3. Black Dynamite
If the Man has got you down and your VHS copies of Shaft, Superfly, Dolemite and I'm Gonna Git You Sucka are all worn out, Black Dynamite is here to save the day. This lovingly made parody of Blaxploitation film is consistently hilarious and has an amusing Kansas connection.
4. Paths of Glory/The Night of the Hunter
Both of these wonderful films have only been available in stripped-down DVDs. Now, they are finally in the deluxe format they deserve. The former is Stanley Kubrick’s first masterpiece, a grim tale of French soldiers charged with cowardice because their general sent them on a fool’s errand in the quest for another star on his uniform. The latter is Charles Laughton’s only film as a director, featuring a terrifying Robert Mitchum as phony preacher who will kill women and children in his search for stolen cash.
5. Mary and Max
This oddball stop-motion animated entry from Australia from director Adam Elliott is disturbing and definitely not for tots, but at the same time it manages to be more amusing and touching than a lot of stateside cartoons. It comes with Elliott’s Oscar-winning short Harvey Krumpet.
6. Darkness on the Edge of Town/The Promise
This box set of music from Bruce Springsteen’s 1978 landmark album includes a great documentary about the turbulent recording of the album. You get to see “The Boss” lose his cool and some frank recollections from him, his band mates and his former manager, whose acrimonious split with Springsteen almost wrecked both of their careers. There’s also hours of vintage Springsteen performance clips that have been previously available, legally.
This look at pet owners trying to get back their animals after Hurricane Katrina is guaranteed to leave you misty-eyed with joy. Director Geralyn Pezanoski avoids voiceover or obvious manipulation when she depicts the struggles between the animals’ original owners and their adoptive families. Both have clear rights to be with their furry loved ones, so the film raises some crucial issues that should be considered in planning for disasters to come.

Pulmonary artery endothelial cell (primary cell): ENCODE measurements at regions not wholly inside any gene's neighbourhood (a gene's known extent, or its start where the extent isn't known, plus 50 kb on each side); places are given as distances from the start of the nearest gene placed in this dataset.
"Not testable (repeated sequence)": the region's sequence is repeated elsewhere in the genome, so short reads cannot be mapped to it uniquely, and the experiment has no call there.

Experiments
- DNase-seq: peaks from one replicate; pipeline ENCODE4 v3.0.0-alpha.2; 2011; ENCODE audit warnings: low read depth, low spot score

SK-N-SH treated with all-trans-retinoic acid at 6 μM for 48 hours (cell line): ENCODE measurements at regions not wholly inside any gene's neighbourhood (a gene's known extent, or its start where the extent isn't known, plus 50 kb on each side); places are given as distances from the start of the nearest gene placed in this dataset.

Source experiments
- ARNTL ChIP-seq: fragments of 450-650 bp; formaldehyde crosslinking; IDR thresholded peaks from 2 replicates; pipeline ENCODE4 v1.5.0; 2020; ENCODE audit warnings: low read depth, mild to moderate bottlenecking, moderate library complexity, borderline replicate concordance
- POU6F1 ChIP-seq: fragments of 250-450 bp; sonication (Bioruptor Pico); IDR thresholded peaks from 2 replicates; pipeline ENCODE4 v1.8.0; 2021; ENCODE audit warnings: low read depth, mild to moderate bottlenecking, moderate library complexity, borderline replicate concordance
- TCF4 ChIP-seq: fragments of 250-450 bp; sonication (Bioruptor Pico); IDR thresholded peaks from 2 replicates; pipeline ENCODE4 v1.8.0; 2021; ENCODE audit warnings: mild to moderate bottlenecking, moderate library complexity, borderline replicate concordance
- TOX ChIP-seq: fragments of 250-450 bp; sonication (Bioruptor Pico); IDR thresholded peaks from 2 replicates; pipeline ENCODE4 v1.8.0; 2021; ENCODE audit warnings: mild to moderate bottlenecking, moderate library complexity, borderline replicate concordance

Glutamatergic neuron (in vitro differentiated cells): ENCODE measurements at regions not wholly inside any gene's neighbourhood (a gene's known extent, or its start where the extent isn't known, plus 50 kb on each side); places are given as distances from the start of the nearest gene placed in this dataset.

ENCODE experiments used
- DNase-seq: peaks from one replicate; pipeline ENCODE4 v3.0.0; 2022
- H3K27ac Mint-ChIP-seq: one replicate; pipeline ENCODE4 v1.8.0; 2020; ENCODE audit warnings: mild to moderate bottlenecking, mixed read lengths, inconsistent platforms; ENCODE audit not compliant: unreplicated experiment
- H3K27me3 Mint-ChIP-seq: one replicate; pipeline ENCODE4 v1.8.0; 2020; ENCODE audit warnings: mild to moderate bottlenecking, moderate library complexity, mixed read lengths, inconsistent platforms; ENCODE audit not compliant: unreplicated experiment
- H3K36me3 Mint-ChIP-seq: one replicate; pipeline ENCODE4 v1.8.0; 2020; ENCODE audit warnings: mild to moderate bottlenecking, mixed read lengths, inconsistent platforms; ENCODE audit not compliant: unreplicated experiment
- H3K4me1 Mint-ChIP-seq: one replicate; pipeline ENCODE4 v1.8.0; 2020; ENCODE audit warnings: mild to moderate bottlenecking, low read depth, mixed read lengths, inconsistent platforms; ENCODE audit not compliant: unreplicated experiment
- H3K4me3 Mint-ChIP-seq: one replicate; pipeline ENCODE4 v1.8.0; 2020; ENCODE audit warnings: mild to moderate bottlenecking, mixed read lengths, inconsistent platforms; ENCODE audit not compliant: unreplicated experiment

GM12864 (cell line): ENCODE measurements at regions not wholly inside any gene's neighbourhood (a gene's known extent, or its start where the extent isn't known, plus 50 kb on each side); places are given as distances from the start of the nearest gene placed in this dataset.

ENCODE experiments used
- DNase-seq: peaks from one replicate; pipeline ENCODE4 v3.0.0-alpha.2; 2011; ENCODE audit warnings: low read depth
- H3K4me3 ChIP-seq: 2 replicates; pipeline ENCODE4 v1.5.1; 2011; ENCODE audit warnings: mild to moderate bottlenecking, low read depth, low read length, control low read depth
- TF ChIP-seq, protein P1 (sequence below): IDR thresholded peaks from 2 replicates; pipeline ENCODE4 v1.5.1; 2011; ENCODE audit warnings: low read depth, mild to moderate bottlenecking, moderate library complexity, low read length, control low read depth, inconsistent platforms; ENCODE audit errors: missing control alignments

8. The 1985 World Series on DVD
This box set includes all seven games of the series, and even if out motley local team hadn’t won, it would still be worth catching. Unlike many championships, there’s actually some tension because both teams are evenly matched. It’s also refreshing to see George Brett outside of his viral video fame.
9. Car Bomb
Former CIA Agent Robert Baer hosts this chilling documentary about a weapon he claims is more powerful than nukes, mainly because it has been used far more often and to deadly effect. In addition to his own knowledge (he’s made a few car bombs), Baer goes all over the world talking with bombers and the people who try to stop them. He’s also smart enough to avoid offering a solution to a problem that won’t go away any time soon.
10. Stones in Exile/Ladies and Gentlemen, the Rolling Stones
Dan Lybarger can be contacted at Lybarger@efilmcritic.com.
The former is a revealing look at the recording of Exile on Main Street; this new documentary reveals that the Stones’ success has had as much to do with discipline as it does with decadence. Keith Richards candidly recalls his past substance abuse but also admits that he’d work on a song for two days before breaking to eat or sleep. Occasionally, the party stopped. The other film is a concert documentary shot at the peak of their musical prowess.
Loey Lockerby can be contacted at email@example.com.
Dan Lybarger can be contacted at Lybarger@eFilmcritic.com.